Wednesday, June 15, 2011

FTDNA Upgrade Sale starts now!

FTDNA just announced an upgrade sale! This sale is only for existing customers and is not the previously announced upcoming Facebook sale. Click here and log into your already existing account to order.

From June 15, 2011 through June 22, 2011, FTDNA will reduce the following prices.
Summer Upgrade Sale
Family Finder Was $289 Now $199
Y-DNA 12 to 25 Was $49 Now $35
Y-DNA 12 to 37 Was $99 Now $69
Y-DNA 12 to 67 Was $189 Now $148
Y-DNA 25 to 37 Was $49 Now $35
Y-DNA 25 to 67 Was $148 Now $114
Y-DNA 37 to 67 Was $99 Now $79
mt to FMS Was $269 Now $229
mtPlus to FMS Was $239 Now $199
To order an upgrade at these special prices members can log into their personal pages with their kit number and password. Click on the "Special Offers" link found on the left-hand navigation bar. ALL ORDERS MUST BE PLACED AND PAID FOR BY MIDNIGHT, JUNE 22, 2011, TO RECEIVE THE SALE PRICE.
[Disclosure - My company StudioINTV has an existing production agreement with FTDNA that has no bearing on the opinions I express. I also receive a small commission from FTDNA on non-sale orders through my affiliate link, which I use to fund DNA tests. I receive no other compensation in relation to any of the companies or products referenced in my blog.]

Sunday, June 12, 2011

News from 23andMe and FTDNA at SCGS 2011 Jamboree

I attended the lectures of 23andMe's Joanna Mountain and FTDNA's Bennett Greenspan at SCGS 2011 Jamboree, as well as participated in the ISOGG meeting's panel discussion. Below are some interesting tidbits that I learned while there.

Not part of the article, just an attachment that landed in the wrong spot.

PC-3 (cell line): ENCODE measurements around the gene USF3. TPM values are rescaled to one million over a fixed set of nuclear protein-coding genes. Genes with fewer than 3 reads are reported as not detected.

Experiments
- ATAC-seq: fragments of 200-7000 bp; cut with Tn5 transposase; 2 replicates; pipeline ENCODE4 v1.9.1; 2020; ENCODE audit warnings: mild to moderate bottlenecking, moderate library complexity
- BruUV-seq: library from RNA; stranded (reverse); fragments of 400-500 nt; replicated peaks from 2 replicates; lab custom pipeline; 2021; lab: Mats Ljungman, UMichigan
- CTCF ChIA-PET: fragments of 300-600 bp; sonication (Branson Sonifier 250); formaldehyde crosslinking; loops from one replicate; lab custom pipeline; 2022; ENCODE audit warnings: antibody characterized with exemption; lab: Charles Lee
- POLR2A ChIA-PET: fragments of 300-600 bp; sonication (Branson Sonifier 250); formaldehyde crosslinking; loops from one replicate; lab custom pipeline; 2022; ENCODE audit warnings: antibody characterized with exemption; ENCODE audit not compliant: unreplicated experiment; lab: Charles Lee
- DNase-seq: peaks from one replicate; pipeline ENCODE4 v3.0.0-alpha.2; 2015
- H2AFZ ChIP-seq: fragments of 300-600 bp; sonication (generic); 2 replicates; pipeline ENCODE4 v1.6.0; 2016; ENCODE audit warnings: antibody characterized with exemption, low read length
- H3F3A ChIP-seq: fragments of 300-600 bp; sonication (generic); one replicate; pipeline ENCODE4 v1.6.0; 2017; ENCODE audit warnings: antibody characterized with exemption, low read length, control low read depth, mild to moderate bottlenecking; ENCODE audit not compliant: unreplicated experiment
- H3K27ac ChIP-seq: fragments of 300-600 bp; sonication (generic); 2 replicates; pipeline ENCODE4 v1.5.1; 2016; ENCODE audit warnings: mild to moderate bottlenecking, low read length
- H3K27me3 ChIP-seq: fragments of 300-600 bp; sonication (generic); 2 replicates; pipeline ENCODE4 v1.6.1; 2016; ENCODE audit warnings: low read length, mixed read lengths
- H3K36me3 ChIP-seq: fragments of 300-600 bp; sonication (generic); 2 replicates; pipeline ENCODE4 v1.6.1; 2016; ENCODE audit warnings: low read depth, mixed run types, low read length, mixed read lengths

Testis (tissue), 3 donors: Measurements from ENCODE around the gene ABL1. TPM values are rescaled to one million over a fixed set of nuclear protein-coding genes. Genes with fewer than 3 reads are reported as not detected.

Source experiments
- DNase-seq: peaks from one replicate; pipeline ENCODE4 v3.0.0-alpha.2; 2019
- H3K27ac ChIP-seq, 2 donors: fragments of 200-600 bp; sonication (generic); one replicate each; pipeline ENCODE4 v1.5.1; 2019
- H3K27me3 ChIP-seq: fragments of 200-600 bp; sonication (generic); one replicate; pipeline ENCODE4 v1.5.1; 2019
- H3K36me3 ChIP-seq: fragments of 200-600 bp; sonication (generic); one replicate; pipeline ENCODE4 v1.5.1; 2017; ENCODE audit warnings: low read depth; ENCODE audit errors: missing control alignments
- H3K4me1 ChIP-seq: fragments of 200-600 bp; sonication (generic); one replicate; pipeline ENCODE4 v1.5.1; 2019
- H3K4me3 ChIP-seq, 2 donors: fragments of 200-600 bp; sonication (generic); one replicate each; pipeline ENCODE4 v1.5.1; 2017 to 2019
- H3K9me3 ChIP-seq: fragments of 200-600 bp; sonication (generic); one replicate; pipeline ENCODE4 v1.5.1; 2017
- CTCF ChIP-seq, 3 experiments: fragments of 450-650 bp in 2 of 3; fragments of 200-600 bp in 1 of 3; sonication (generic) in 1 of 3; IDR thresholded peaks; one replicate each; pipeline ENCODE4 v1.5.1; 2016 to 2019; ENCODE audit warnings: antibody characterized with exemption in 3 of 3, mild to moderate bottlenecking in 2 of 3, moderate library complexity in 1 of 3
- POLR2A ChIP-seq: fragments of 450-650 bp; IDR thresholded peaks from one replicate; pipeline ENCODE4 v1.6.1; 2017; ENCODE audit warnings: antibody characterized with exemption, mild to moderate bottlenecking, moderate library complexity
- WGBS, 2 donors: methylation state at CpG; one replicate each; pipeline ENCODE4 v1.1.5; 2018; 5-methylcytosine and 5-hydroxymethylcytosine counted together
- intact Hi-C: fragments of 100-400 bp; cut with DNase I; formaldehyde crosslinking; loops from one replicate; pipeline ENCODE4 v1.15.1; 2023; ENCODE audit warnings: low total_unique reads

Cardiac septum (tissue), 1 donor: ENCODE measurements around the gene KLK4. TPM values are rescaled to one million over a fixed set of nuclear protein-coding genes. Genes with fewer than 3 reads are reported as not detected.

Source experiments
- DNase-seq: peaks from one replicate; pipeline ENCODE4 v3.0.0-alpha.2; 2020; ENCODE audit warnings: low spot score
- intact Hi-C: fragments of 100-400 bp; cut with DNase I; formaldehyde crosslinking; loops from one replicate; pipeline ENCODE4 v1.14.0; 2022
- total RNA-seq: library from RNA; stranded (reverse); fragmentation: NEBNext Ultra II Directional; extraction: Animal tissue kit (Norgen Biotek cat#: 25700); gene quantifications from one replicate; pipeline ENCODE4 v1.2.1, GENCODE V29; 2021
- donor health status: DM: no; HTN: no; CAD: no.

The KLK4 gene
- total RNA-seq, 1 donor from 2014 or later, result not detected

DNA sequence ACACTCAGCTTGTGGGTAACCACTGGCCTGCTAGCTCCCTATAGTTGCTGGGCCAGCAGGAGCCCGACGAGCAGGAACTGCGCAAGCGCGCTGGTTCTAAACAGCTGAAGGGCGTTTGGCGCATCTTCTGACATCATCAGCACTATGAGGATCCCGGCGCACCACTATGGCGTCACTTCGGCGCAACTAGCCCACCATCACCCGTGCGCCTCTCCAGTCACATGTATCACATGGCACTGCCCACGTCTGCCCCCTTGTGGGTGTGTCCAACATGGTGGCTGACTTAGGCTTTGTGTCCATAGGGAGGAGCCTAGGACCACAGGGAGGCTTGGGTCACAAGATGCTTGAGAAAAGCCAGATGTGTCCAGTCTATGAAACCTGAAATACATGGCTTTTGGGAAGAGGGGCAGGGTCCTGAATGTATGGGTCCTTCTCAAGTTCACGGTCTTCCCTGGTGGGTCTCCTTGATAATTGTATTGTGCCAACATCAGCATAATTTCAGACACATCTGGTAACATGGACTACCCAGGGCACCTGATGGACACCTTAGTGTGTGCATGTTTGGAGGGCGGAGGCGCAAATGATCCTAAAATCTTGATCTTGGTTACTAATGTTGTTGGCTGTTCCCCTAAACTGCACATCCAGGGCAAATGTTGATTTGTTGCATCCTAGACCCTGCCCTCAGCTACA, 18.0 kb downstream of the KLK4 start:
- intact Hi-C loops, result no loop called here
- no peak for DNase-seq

23andMe News and Tidbits: 
23andMe recognizes Relative Finder as the company's most engaging feature. This is good news for customers interested in Ancestry tools. In the coming weeks at 23andMe, Relative Finder will undergo the following key improvements:
1.  23andMe will be launching a new interface for Relative Finder. It will display the birthplaces, current locations and ancestral locations (if provided) of anonymous matches. (I am told that I will be a beta-tester, so I will post screenshots when/if that happens.)
2.  23andMe customers will be able to sort their matches by mtDNA and Y-DNA haplogroups, most likely by the end of the month.
3.  23andMe customers will be able to report confirmed relationships for their predicted matches.

23andMe just had a paper on their Parkinson's Disease research accepted for publication in PLoS Genetics. (No news on publication date yet.)

23andMe's total number* of individuals likely to self-identify as:
1000 African American
3500 Latino/Hispanic
5500 East Asian
3400 South Asian
4900 Southern European
6200 Ashkenazi Jewish
56,000 Northern European
1,000 First generation from two continents
*These numbers are as of April 2011 and, obviously, approximate. JM-"In general, these are non-overlapping sets, but there are some individuals who do not fall into any of these categories."

Slide presented on June 11 at SCGS  Jamboree 2011
Courtesy Katherine Borges

Joanna is "very optimistic" about the future of full sequencing for the Y-chromosome and expects it to happen "very soon", however 23andMe has no plans to offer a separate Y-chromosome sequencing product.

FTDNA News and Tidbits:
1.  The 2011 FTDNA DNA Administrator's Conference will be held November 5th and 6th in Houston.
2.  FTDNA has found previously undiscovered mutations in ~10% of all new Full Sequence mtDNA samples.
3.  FTDNA sold 200 "Walk the Y" tests during their last sale. So far they have completed 100 of these samples and found 140 new SNPs. The "Walk the Y" tests take five times more plate space than the Full Sequence mtDNA tests. As a result, FTDNA can run only two of these tests per day.